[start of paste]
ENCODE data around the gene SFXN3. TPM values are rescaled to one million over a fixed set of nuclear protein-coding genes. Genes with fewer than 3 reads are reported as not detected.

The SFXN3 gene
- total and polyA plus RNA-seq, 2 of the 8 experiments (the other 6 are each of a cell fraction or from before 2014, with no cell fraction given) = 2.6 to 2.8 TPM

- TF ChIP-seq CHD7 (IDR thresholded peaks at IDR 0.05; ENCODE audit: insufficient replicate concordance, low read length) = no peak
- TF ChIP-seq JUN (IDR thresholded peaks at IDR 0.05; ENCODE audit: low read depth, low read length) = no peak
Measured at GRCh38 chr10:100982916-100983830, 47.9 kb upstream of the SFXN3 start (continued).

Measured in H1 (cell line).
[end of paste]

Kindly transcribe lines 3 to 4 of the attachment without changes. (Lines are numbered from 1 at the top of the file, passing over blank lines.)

- total and polyA plus RNA-seq, 2 of the 8 experiments (the other 6 are each of a cell fraction or from before 2014, with no cell fraction given) = 2.6 to 2.8 TPM

- TF ChIP-seq CHD7 (IDR thresholded peaks at IDR 0.05; ENCODE audit: insufficient replicate concordance, low read length) = no peak